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AGING HAIR

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Aging Hair

Just like our skin will start to wrinkle and sag as we get older, our hair will also show signs of aging. Here are the 4 most prominent signs of aging hair:

Turning Gray

The average person notices their first gray hair in their 30s and most people by their 40s. Hair goes gray when cells stop producing pigment (melanin), which happens naturally with age. 

Scalp hair often starts graying usually at the temples and extends to the top of the scalp. Hair color becomes lighter, eventually turning white.

Graying is determined by genes. It tends to occur earlier in Caucasians and later in Asians. Nutritional supplements, vitamins, and other products will not stop or decrease the rate of graying.

Getting Thin

Hair is made of many protein strands. A single hair has a normal life between 3 and 10 years, then it falls out and is replaced with a new hair. How much hair you have on your body and head is also determined by your genes.

With aging nearly everyone has some hair loss with aging. The rate of hair growth also slows.

Hair strands become smaller and have less pigment. So the thick, coarse hair of a young adult eventually becomes thin, fine, light-colored hair. The density of hair is also greatly affected when many hair follicles stop producing new hairs.

Men may start showing signs of baldness by the time they are 30 years old and many men become nearly bald by age 60. A type of baldness related to the male hormone testosterone is called male-pattern baldness. Hair may be lost at the temples or at the top of the head. (Read more about Male Pattern Hair Loss here.)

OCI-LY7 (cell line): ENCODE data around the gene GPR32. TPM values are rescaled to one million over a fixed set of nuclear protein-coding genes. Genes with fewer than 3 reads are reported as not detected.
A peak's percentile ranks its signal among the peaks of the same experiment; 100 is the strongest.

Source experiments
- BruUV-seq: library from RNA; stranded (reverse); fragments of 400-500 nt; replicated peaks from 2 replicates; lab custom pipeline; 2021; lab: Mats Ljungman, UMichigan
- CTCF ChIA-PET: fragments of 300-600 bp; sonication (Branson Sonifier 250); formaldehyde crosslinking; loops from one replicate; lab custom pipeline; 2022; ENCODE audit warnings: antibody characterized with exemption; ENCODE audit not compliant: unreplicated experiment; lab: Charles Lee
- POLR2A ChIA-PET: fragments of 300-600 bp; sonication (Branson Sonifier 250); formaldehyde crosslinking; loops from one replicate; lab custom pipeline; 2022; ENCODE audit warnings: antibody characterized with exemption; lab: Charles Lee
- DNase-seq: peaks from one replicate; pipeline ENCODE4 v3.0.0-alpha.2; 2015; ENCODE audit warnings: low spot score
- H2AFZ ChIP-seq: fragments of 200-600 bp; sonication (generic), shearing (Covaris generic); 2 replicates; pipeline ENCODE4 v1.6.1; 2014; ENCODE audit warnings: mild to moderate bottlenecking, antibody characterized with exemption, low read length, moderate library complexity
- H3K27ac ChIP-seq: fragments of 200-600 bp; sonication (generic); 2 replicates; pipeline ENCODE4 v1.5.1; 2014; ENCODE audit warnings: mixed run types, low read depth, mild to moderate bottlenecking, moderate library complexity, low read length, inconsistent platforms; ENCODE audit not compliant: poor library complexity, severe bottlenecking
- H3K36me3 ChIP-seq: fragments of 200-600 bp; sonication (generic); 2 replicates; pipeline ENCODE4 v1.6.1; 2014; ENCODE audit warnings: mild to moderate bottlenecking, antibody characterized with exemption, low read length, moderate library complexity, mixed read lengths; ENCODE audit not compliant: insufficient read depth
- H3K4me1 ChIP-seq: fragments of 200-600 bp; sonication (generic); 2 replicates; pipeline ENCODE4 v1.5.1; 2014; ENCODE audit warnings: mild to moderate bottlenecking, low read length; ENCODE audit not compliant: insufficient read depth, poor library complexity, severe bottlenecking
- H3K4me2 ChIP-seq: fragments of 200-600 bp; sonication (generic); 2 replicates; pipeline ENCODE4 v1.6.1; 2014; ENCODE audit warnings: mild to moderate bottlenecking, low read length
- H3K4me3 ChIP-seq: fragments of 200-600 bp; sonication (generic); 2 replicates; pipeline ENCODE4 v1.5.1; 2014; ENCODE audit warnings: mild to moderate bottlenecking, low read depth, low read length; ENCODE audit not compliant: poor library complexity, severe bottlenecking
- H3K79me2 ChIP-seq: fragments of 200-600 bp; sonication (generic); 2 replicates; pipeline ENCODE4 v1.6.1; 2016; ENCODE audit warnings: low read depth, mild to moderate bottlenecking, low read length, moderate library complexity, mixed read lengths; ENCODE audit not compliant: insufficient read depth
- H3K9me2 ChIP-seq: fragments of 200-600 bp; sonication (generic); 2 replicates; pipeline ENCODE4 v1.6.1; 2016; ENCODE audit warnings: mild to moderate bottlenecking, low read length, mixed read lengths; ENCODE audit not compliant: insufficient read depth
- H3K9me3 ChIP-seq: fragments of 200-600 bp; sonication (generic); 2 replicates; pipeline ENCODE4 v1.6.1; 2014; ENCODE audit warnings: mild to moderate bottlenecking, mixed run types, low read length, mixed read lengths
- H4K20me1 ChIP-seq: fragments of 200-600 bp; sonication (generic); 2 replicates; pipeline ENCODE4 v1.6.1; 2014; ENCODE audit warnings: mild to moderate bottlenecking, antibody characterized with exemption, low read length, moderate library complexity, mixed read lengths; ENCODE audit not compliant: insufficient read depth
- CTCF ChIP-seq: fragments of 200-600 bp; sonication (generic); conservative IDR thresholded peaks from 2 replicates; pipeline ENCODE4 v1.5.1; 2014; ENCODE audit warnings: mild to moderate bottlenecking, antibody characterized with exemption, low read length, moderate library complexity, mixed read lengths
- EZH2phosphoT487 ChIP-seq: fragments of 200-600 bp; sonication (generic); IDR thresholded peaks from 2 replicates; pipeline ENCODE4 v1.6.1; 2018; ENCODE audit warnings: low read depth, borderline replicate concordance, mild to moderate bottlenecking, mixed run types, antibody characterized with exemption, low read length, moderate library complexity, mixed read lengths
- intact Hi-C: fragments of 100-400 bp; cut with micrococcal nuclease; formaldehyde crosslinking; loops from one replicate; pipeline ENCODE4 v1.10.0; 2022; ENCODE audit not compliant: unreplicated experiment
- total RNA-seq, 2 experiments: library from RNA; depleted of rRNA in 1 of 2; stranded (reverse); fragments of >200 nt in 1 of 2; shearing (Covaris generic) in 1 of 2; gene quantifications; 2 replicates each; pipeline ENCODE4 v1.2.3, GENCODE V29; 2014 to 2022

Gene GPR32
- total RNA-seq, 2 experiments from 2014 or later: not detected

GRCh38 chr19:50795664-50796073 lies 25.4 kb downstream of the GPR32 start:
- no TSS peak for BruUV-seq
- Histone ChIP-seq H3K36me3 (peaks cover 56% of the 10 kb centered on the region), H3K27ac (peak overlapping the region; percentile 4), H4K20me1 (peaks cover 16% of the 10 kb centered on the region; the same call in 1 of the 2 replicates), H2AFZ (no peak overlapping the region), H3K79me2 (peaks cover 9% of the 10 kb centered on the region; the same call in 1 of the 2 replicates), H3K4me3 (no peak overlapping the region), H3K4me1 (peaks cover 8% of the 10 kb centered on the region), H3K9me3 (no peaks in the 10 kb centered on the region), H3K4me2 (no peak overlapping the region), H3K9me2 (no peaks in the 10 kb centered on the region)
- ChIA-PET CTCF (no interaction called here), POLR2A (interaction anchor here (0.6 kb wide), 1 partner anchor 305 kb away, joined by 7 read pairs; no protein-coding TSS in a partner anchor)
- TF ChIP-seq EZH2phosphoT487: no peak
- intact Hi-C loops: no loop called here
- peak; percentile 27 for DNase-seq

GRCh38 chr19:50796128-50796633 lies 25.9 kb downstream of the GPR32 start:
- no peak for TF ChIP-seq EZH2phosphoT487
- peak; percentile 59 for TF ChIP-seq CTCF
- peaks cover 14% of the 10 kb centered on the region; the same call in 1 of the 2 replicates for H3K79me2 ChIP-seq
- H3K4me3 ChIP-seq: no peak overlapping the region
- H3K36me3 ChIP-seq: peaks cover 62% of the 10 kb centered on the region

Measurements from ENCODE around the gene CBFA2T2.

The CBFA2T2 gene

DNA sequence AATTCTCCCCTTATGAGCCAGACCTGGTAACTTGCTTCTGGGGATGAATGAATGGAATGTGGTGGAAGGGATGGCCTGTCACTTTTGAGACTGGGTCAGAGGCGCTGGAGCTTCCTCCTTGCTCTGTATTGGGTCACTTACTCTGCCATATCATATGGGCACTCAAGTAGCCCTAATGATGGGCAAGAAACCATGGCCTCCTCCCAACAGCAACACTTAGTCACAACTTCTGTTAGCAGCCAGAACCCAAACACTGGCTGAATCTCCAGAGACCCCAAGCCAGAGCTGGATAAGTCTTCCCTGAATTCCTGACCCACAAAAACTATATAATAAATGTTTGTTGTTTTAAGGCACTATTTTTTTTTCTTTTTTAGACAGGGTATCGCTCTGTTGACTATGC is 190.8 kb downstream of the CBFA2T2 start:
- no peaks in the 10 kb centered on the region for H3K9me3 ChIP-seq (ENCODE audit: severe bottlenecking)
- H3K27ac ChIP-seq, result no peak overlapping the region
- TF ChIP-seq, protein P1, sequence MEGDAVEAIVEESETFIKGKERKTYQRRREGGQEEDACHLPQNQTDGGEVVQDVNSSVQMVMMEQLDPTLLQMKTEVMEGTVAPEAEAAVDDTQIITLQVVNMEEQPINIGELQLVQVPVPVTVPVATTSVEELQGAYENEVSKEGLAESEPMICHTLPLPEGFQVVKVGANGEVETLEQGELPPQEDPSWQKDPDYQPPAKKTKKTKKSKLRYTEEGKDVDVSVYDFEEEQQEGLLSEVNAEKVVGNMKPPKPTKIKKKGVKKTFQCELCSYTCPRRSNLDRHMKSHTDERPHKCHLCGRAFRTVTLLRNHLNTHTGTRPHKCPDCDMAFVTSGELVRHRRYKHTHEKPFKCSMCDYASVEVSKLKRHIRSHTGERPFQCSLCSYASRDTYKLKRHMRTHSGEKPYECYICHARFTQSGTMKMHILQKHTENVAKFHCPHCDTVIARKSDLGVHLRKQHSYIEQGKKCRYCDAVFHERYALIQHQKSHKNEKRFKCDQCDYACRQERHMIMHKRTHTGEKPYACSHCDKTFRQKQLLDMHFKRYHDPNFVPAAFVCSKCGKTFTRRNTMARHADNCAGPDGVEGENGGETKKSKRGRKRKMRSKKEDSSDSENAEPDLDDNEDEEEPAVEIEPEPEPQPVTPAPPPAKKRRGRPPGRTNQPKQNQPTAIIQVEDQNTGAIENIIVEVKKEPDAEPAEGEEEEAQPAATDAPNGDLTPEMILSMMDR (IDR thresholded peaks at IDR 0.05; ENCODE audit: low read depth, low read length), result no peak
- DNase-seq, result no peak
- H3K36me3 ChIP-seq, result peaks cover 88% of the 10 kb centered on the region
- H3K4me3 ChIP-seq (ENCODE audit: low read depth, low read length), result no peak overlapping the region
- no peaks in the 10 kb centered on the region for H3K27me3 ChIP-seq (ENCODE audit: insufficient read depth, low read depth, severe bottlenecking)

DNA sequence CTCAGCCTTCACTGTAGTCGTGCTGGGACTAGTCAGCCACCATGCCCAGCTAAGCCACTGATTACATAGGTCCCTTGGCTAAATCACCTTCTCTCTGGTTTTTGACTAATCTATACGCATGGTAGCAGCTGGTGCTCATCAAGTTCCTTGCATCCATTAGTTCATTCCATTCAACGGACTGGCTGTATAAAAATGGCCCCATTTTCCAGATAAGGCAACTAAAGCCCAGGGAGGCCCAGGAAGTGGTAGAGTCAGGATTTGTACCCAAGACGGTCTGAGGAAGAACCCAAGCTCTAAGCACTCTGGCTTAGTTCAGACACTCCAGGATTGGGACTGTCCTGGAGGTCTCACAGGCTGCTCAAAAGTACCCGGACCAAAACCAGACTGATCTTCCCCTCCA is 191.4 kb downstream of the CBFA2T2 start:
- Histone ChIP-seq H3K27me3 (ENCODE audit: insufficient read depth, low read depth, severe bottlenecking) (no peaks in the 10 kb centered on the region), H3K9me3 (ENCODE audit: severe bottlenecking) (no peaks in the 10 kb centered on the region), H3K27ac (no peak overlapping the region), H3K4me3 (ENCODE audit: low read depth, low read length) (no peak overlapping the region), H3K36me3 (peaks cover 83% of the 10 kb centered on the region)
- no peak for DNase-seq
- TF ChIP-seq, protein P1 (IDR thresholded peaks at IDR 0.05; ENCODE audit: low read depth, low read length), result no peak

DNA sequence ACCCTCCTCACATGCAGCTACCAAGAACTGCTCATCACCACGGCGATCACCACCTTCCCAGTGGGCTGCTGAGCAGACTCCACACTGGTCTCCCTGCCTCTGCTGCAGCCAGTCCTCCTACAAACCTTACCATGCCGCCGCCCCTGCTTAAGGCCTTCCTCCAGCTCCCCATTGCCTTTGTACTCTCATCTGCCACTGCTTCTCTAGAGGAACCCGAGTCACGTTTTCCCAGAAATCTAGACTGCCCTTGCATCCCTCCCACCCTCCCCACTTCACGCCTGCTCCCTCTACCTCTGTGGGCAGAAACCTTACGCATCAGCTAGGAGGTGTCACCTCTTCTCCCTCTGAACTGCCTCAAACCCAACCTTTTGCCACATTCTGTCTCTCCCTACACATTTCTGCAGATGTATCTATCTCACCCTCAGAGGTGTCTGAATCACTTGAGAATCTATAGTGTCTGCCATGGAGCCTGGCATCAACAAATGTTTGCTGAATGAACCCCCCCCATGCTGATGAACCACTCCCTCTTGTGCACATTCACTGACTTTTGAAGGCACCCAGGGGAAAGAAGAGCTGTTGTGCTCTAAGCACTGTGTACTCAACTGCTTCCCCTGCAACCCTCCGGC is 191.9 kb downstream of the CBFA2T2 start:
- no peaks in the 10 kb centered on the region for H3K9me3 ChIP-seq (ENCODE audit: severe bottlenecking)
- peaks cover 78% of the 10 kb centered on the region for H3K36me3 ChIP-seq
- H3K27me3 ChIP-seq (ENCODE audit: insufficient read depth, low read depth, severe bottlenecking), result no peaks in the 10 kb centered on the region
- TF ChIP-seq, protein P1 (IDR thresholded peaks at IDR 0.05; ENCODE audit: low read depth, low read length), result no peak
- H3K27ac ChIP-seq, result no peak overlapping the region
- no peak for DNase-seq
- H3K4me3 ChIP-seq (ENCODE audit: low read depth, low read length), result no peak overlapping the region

Women can develop a similar type of baldness as they age. This is called female-pattern baldness. Hair becomes less dense and the scalp may become visible. (Read more about Female Pattern Hair Loss here)

Increase Dryness

The oil glands shrink over time and will get less efficient in producing oil to lubricate the hair, as such the hair is left much drier without sufficient coating.

Brittle Hair

As a person age, the hair also loses some of its elasticity causing it to become brittle. Yet dry, brittle hair is less related to aging and more related to the products use. Hair that is repeatedly treated with chemicals from bleaches, hair straighteners, permanent dyes -- can become stiff, dry and prone to breakage.

HAIR GROWTH CYCLE

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Hair growth cycle

 

Unlike other mammals, human hair growth and loss is random and not seasonal or cyclic. At any given time, a random number of hairs will be in various stages of growth and shedding. There are three stages of hair growth: catagen, telogen, and anagen.

Catagen

The catagen phase is a transitional stage that lasts for about 2-3weeks and about 1% of all hairs are in this phase at any time. During this time growth stops and the outer root sheath shrinks and attaches to the root of the hair. This is the formation of what is known as a club hair.